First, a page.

Tuesday, August 31, 2010
Super-Powered Comics: Batwoman Elegy
I wanted to like Batwoman: Elegy. I really did. I loved 52 and thought, conceptually, that the new Kate Kane Batwoman could be a star in her own title. Years later, it finally happened, and I am left feeling less than impressed.
Don’t get me wrong. J.H. Williams III’s art is every bit as spectacular as the hype its given. He received Eisners for both interior and cover work for this book and it’s plain to see why. He pours his heart and soul in to every page, jumping from style to style, page design to page design, all with a fluid ease that never leaves the reader feeling lost. Dave Stewart’s colors ooze off the page and help to bring it all together in a near perfect package.
It’s the story and the characterization of Kate Kane and the people around her that really irk me. Her relationship with her father is fine, her initial arc with the villain Alice successfully sets up the character as her own woman apart from the rest of Bat-continuity. But when we go in to the flashback issues, I feel all believability and credibility of the story is lost.
First, her father is an army colonel, but one whose daughter was kidnapped and never found years before. Yet we are still supposed to believe that the United States Army would trust a military base responsible for holding destructive chemicals to a man whose security clearance could be so easily compromised. The Army is many things, but it isn’t blatantly stupid.
But the insanity of the book’s storytelling gets worse as we move forward to Kate’s time at West Point. He’s name checked both in the issue and the introduction by Rachel Maddow, so the story of Lt. Daniel Choi clearly has a play in this story. His coming out was a calculated move to challenge the wisdom of the Don’t Ask, Don’t Tell policy. Kate’s coming out is either an act of sheer idiocy or self-destructiveness.
Here’s the setup: while studying at West Point, Kate has a liaison with another female student. A report is filed to the school’s commander and she admits to him she’s gay (and apparently gets immediately discharged). It might come off as a powerful piece of story-telling to some, but in reality it makes very little sense. She repeats in the issue more than once that her only dream is to graduate from West Point and serve the country like her father does. It’s her only desire in life (to the point that she becomes reckless and verifiably self-destructive in the aftermath). Now anyone familiar with the military and the terms of joining the service will be very aware of how Don’t Ask, Don’t Tell works. It’s been in place for well over a decade and is explained to any potential recruit multiple times. It’s made quite clear that the military has no problem with you being gay as long as you keep it away from the base and don’t talk about it. How are we supposed to believe that a lesbian woman, daughter of an army colonel, could enlist in the military without knowing straight up that she would have to lie should she ever be brought up on disciplinary action for such behavior? She clearly made that compromise with herself just to be at West Point, so why when confronted with the situation would she do anything but continue the fiction? The only viable explanation in my mind (and a rather preposterous one) is that she didn’t realize she was gay until West Point, despite her homosexuality being hinted at in just the previous chapter.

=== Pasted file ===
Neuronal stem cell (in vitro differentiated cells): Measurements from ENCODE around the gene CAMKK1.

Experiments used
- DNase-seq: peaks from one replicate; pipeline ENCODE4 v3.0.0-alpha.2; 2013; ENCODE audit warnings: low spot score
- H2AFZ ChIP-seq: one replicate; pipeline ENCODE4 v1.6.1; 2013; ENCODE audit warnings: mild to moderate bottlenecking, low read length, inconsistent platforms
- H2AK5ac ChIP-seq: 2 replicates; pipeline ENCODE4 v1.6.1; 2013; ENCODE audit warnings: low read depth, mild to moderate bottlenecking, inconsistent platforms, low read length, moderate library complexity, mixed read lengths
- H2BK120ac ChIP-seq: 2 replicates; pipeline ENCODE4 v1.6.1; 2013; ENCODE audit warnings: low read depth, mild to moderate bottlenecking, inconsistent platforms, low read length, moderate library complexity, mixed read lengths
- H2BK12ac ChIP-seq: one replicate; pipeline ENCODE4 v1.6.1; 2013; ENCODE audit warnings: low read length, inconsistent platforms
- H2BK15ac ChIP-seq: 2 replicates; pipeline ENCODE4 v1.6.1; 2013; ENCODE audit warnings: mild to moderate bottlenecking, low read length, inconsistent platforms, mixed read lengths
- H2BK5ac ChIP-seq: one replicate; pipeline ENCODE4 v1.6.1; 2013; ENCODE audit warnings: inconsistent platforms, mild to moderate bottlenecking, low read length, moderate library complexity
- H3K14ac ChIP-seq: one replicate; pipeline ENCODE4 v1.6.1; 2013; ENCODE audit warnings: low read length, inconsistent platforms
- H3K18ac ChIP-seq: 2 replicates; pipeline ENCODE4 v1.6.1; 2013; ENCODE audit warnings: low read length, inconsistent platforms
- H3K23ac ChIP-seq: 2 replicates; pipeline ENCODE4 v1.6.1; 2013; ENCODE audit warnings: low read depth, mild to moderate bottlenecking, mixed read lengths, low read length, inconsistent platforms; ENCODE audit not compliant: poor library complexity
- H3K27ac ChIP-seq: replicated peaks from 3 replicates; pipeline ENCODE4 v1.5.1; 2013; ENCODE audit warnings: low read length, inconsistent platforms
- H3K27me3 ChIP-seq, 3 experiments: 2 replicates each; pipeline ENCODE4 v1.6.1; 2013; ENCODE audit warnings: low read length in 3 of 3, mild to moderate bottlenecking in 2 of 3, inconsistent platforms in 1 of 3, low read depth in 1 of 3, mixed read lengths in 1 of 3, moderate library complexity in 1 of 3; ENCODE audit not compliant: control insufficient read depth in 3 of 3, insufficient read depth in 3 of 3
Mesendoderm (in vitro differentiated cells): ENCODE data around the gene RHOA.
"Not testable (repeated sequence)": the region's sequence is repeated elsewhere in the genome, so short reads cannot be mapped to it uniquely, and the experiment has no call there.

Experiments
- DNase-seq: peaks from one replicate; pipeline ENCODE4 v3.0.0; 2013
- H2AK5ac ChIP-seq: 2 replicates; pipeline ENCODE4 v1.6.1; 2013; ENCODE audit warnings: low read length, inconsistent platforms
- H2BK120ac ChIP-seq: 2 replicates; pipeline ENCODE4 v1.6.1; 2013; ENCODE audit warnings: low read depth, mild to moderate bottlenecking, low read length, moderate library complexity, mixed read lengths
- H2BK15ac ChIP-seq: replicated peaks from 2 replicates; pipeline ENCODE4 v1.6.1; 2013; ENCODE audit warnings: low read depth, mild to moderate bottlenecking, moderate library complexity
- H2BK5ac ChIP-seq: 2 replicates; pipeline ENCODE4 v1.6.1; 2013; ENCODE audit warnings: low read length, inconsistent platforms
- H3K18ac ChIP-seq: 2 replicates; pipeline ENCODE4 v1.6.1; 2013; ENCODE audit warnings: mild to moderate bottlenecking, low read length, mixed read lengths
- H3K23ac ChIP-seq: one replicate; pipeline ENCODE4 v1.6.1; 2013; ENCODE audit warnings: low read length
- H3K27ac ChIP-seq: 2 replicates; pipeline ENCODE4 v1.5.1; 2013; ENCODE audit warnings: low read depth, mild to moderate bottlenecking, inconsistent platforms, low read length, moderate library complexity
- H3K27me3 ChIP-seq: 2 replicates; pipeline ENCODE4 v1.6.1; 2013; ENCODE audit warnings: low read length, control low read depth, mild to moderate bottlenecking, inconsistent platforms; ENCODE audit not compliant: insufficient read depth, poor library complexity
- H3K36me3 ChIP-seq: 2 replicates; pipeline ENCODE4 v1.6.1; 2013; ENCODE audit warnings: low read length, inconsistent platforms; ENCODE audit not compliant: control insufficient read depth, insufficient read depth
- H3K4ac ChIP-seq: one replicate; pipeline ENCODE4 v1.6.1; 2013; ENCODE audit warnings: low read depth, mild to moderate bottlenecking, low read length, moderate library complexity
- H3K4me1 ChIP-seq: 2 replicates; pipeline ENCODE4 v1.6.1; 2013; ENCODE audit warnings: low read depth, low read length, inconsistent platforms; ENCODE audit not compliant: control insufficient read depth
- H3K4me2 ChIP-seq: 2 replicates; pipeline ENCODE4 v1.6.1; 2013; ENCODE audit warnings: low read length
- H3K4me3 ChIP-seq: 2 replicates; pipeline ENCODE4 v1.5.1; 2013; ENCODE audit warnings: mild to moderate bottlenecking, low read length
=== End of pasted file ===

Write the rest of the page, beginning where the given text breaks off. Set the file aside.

I know the immediate argument could be, “but how could she live with the lie?” And in response, I will again reiterate that if her repeated professions that being a soldier were her life’s only ambitions, she would have already placed that need to lie in her mind. And a few years later, she certainly doesn’t seem to have a problem lying to friends and family. Or does she just tell anyone that she meets that she’s Batwoman?
I am by no means a perfect writer. I wouldn’t even count myself as anyone near the league of Greg Rucka’s eraser shavings. But how can any writer let such an obvious gap in story logic make it on to the page? How can any editor just ignore the fatal flaw? How can so many readers just ignore it?
As it stands, I think this initial run has inadvertently set up one defining characteristic of the new Batwoman: her own need for self-destruction. Any writer really honest about this character (I’m looking at you, Haden Blackman and J.H.) will embrace that feature in upcoming story arcs. If not, you have successfully created a rather broken character, DC.